Friday, April 9, 2010
After Greece goes, the bond-market will round on another wounded eurozone sovereign, undoubtedly Portugal.
Mohamed El-Arian in the FT:
Buoyed by a cyclical recovery, markets around the world have yet to recognise the complexity of this situation. When they do, it will also become apparent that Greece is part of a wider, and historically unfamiliar phenomenon – that of a simultaneous and large disruption to the balance sheet of many industrial countries. Tighten your seat belts.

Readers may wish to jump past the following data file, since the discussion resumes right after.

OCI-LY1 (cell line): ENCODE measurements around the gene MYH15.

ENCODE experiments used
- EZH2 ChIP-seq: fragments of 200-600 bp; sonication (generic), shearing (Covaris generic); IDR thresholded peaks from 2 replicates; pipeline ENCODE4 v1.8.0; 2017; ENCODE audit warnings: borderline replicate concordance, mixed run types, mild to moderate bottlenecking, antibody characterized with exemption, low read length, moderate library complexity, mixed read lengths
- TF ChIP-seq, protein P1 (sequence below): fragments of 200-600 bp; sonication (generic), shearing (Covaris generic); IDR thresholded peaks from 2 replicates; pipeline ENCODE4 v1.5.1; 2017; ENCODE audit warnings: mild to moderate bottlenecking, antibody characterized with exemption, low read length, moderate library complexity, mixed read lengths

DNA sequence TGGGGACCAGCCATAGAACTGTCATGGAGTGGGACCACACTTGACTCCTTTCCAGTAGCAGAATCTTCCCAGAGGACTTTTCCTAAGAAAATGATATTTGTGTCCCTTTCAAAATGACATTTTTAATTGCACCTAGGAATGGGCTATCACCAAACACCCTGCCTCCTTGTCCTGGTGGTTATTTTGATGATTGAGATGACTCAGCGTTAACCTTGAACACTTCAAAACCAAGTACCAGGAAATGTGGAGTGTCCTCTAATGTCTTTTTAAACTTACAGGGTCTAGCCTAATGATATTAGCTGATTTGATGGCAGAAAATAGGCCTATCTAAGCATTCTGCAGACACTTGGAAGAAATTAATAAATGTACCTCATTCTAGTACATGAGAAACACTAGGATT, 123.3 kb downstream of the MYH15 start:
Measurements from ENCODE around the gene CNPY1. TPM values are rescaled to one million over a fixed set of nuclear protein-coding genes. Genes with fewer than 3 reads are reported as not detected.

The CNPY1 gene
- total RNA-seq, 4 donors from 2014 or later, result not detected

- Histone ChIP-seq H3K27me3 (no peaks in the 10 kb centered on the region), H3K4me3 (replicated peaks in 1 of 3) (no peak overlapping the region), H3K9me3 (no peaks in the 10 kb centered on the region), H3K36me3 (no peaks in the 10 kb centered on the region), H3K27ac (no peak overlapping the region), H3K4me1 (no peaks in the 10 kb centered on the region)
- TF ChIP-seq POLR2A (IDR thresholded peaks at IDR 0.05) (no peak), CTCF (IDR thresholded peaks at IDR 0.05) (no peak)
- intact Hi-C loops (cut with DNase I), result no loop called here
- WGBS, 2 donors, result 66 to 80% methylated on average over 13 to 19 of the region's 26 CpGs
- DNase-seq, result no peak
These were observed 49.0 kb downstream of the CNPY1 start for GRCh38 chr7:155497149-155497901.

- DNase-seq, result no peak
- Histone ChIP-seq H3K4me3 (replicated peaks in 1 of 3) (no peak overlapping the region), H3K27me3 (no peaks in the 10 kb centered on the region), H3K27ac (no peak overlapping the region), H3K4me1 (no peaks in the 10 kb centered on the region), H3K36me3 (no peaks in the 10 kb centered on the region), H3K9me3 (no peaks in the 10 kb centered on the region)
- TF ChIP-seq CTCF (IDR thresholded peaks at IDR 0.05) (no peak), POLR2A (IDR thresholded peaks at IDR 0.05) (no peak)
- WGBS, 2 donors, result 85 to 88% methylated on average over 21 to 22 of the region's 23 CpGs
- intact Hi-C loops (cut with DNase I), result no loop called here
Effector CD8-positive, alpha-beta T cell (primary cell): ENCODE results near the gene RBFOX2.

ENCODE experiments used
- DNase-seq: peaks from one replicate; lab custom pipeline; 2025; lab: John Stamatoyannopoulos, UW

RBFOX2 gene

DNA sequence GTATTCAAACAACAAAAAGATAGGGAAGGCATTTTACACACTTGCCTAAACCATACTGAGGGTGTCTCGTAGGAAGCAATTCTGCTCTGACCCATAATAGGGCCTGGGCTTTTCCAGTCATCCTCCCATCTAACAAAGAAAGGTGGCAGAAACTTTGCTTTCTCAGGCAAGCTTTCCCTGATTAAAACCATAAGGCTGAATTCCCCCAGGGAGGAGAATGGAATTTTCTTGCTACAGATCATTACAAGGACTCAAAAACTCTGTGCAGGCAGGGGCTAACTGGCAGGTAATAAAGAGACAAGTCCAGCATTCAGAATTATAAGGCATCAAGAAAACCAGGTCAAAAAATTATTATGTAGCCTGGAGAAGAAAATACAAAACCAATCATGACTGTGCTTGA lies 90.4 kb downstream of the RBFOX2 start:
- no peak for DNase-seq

One way or another, this spiralling crisis will force weak countries to balance their budgets, either in response to the risk of loss of market access or default. That means that much of Europe will face a Great Depression scenario: deflationary fiscal policy in the face of economic recession.
As Krugman pointed out in today's NYT, fiscal contraction in the face of deflationary monetary policy can only lead to disaster. Will the ECB cushion this blow, or will it do what the Fed did in the early thirties? And if it does pursue deflation, can it survive as an independent institution?